After a strong run to close out 2010, the market for home resales softened a bit in January.
On a seasonally-adjusted basis, the Pending Home Sales Index dropped 3 percent last month, and December’s figures were revised downward for a loss, too, according to the National Association of REALTORS®.
A “pending home sale” is defined as a home under contract to sell, but not yet closed.
The forward-looking index is now at a 3-month low on a national level, but still well ahead of its rolling 6-month average.
Unfortunately, national data isn’t overly helpful for buyers and sellers of real estate. The National Association of REALTORS® knows this, of course, and makes an effort to get more granular, supplementing the Pending Home Sales Index report with a region-by-region breakdown.
Between December and January, only the South Region increased in sales volume. The Midwest led the losers:
- Northeast Region: -2.4%
- Midwest Region : -7.3%
- South Region : +1.4%
- West Region : -5.2%
Even still, however, regional data remains too broad to be practical. The South Region, for example, is comprised of multiple states with thousands of cities and town. The housing market dynamics of a specific neighborhood in a specific regional city will differ from that of another neighborhood in another regional city.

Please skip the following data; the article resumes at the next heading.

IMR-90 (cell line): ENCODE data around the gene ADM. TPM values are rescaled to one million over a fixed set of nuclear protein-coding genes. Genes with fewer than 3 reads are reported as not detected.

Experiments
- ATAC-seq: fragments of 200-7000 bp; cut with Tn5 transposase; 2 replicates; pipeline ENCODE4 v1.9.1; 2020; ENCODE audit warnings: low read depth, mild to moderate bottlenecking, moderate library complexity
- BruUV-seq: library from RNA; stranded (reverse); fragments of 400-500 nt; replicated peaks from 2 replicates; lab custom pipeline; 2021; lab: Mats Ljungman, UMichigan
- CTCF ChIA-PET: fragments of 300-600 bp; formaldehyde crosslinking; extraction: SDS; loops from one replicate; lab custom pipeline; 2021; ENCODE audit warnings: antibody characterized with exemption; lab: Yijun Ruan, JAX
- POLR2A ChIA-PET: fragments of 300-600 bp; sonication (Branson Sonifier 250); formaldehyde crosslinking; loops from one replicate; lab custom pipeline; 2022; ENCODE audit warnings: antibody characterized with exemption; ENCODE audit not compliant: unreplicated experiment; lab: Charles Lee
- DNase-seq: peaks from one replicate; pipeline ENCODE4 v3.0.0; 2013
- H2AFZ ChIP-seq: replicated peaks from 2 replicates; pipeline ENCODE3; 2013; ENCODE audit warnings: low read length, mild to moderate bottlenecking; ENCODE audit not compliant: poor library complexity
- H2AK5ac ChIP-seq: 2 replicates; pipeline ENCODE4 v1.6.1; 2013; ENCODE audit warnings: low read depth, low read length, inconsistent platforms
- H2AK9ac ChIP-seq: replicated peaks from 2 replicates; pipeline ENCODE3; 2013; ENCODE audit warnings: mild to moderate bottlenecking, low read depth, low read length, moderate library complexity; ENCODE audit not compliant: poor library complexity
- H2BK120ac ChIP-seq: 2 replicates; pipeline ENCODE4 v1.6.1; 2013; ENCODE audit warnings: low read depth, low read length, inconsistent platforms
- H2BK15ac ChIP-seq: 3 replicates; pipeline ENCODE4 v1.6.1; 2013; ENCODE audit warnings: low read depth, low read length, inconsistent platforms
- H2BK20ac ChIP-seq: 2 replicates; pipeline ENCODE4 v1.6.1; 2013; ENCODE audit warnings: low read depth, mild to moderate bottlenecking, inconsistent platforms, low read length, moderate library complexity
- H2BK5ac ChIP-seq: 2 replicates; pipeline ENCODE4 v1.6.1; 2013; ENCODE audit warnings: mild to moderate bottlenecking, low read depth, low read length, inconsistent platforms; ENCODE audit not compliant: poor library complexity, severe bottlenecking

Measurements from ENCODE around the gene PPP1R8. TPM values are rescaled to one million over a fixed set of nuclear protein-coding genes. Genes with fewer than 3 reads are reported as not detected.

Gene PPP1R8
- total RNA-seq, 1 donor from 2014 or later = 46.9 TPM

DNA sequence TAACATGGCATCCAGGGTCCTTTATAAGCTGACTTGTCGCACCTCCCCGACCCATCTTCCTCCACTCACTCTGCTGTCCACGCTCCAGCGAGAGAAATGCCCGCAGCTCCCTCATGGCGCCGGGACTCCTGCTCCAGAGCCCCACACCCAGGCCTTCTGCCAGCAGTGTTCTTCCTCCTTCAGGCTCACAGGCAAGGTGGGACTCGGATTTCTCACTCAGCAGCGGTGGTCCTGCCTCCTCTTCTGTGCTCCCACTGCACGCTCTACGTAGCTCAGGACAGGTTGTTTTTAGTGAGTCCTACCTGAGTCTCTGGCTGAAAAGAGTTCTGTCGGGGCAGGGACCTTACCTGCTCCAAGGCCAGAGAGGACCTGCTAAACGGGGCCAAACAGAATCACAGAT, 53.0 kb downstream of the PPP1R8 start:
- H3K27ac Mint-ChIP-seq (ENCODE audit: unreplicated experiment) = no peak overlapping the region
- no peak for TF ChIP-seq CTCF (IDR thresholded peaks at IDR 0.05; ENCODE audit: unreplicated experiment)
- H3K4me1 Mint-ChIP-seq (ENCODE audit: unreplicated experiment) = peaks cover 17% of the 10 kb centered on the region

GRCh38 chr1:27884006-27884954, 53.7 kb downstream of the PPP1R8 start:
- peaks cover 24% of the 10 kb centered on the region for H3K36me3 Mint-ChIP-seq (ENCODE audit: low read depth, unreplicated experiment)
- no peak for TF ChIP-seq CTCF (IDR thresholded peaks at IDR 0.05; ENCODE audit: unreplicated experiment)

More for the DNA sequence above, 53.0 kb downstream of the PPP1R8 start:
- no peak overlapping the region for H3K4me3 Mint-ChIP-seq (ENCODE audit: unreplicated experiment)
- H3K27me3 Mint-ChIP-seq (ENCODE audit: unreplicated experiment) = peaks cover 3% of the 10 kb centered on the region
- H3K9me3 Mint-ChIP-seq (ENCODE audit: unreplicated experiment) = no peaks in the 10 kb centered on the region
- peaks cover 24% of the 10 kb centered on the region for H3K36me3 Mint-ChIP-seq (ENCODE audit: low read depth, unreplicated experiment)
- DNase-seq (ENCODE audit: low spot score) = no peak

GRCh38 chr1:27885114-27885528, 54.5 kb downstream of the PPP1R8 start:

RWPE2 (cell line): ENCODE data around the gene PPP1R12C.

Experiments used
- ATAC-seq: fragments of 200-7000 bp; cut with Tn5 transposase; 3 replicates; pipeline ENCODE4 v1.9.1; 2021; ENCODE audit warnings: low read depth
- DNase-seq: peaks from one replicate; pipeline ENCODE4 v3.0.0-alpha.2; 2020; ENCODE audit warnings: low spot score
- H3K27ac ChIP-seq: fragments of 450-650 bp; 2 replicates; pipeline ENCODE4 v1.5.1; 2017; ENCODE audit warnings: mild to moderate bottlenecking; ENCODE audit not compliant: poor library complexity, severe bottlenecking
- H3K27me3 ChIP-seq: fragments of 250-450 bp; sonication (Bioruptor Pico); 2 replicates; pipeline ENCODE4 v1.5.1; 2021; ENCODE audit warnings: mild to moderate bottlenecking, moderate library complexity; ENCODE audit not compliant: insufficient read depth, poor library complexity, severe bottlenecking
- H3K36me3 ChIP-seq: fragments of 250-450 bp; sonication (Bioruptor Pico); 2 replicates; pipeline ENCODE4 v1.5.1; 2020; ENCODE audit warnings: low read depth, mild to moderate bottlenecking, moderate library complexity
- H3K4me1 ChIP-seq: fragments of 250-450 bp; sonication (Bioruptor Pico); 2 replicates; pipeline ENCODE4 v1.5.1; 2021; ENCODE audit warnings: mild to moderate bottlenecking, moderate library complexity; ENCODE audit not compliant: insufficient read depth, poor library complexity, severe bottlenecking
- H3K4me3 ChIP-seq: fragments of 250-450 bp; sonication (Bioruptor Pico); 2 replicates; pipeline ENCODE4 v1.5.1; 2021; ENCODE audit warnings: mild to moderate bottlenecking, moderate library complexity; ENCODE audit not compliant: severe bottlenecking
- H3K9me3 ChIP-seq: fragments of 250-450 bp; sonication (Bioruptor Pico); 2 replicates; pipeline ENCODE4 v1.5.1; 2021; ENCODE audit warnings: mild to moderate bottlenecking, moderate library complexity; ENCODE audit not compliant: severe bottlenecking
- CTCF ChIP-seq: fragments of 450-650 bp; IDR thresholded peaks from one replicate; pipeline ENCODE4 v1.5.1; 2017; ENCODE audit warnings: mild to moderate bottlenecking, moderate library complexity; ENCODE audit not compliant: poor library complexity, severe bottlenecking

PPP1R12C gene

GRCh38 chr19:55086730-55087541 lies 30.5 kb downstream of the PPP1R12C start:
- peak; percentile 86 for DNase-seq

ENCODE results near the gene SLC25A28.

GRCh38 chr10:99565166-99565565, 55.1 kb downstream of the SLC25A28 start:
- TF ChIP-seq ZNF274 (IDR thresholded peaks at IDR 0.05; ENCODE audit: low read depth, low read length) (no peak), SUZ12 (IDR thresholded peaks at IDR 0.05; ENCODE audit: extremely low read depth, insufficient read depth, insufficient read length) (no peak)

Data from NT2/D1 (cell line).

Real estate data must be local to be relevant.
Overall, then, what may be most telling from January’s Pending Home Sales Index is how weather can influence results.
Most of the country faced drastic weather conditions in January, ranging from raging snowstorms to bitter cold. Events like that tend to put a damper on home sales, a contributing factor in why the number of new contracts fell.
Another reason is rising mortgage rates. Conforming and FHA rates rose week-by-week in January, robbing home buyers of 10% of their purchasing power. This, too, can slow down purchase activity as buyers adjust their expectations.
Looking forward, we should expect the Pending Home Sales Index to resume rising. Inclement weather doesn’t kill demand; it just delays it. And mortgage rates have settled somewhat. These two factors should help release pent-up demand just as the Spring Homebuying Season gets underway.
As more buyers enter the market, negotiation leverage will shift to home sellers, pressuring Chicago home prices higher. The lowest prices of the year — and the cheapest financing — could be what you see today.